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Inspired Wordsmith
Sunltcloud
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Registered: ‎10-19-2006
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Is Siddhartha arrogant? (Spoiler alert.)

I'm not quite sure how to deal with material that contains page citations. I would have put it into the chapter discussion but then I saw the question about time which also deals with later material I decided to give this its own thread.

Is Siddhartha arrogant?

On page 57 Kamaswami told Siddhartha that he had taught him everything he knew, to which Siddhartha replied: “Would you please stop trying to make fun of me with such jokes! From you I have learned the price of a basket of fish and how much interest one can demand when one lends money. This is your science. From you, dear Kamaswami, I have not learned how to think; you should rather learn that from me.”

Well, I think Siddhartha had the opportunity to learn about rice and fish and other goods. He accepted the merchant's hospitality. He stayed emotionally uninvolved with daily life. Seems to me that he could have made more of an effort to be appreciative.

Or….is it sloppy thinking on Hesse’s part? He has made Siddhartha aware of the capacity for love when it comes to the Child People. Shouldn’t he make Siddhartha dig a little deeper when it comes to the problems the average village person endures?

Can you avoid feeling the daily pains of ordinary citizens if you want to be all-knowing?
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kayaklloyd
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Registered: ‎10-19-2006
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Re: Is Siddhartha arrogant? (Spoiler alert.)

I think this is a great question. I think this is relative to the growth of Siddartha. As a child and a youth he sees himself as different from everyone else. Looking beyond the teacher for the absolute answer. As he transforms into the Ferryman he sees the people as a part of the unityu of the world. Quite a dramatic change from the younger dissatisfied seeker. His experience as a merchant is a failed attempt to be a part of what he sees as different form him in his youth. His most difficult struggle comes with love. Love wants to control and posess as with his son, but he realizes that he can't or at least should not posess love. Others will travel their own path, as he did.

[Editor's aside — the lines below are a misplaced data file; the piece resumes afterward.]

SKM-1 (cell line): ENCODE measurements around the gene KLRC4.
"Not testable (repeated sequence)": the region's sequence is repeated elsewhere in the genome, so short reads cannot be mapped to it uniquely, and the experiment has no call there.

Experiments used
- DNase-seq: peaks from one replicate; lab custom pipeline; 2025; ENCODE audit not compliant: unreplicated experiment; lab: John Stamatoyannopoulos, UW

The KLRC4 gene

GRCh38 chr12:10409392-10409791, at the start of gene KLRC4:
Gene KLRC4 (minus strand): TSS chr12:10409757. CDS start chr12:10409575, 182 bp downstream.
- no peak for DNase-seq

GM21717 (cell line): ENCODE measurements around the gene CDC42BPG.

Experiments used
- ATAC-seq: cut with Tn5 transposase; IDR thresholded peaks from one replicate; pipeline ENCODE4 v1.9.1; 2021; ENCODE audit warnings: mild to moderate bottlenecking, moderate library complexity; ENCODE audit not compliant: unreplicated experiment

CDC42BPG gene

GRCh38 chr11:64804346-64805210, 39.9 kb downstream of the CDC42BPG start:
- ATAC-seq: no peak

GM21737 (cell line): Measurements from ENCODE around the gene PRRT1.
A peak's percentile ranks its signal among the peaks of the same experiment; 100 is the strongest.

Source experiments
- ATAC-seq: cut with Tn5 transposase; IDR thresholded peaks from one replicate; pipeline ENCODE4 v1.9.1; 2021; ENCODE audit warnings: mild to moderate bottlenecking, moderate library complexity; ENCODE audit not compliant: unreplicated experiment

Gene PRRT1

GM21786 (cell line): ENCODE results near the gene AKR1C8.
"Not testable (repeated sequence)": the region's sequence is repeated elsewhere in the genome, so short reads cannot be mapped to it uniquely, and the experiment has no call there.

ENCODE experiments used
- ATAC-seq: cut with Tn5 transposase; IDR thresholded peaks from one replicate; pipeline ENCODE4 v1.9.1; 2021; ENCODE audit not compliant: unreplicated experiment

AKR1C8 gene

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ConnieAnnKirk
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Re: Is Siddhartha arrogant? (Spoiler alert.)

Do you think Siddhartha learns humility through his dealings with his son?

~ConnieK
~ConnieAnnKirk




[CAK's books , website.]
Inspired Wordsmith
Sunltcloud
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Registered: ‎10-19-2006
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Re: Is Siddhartha arrogant? (Spoiler alert.)


ConnieK wrote:
Do you think Siddhartha learns humility through his dealings with his son?

~ConnieK




Absolutely! Don't we all when we become parents? I remember my mother telling me, "wait until you have a child; you'll understand." I also remember looking at my daughter and thinking "wait 'til you're a mother; you'll understand."

I think it takes a certain amount of arrogance to accomplish goals in one's youth. Arrogance seems to fortify self-esteem in lieu of knowledge and thus contributes to fulfillment of performance related ambitions. As the knowledge base increases, arrogance can be fed by it, if the ego doesn't grow up. Taking on the responsibility of caring for a child seems to knock arrogance down in one big swoop. There's no faking it.

As I am getting older my relationship to control issues changes. I have friendly thoughts toward dandelions and spider webs and even smiled at my neighbor's cat when he snuck into my house and inspected the photographs on my kitchen table. I knew there had to be some kind of compensation for aging, other than cheaper movie and bus tickets.
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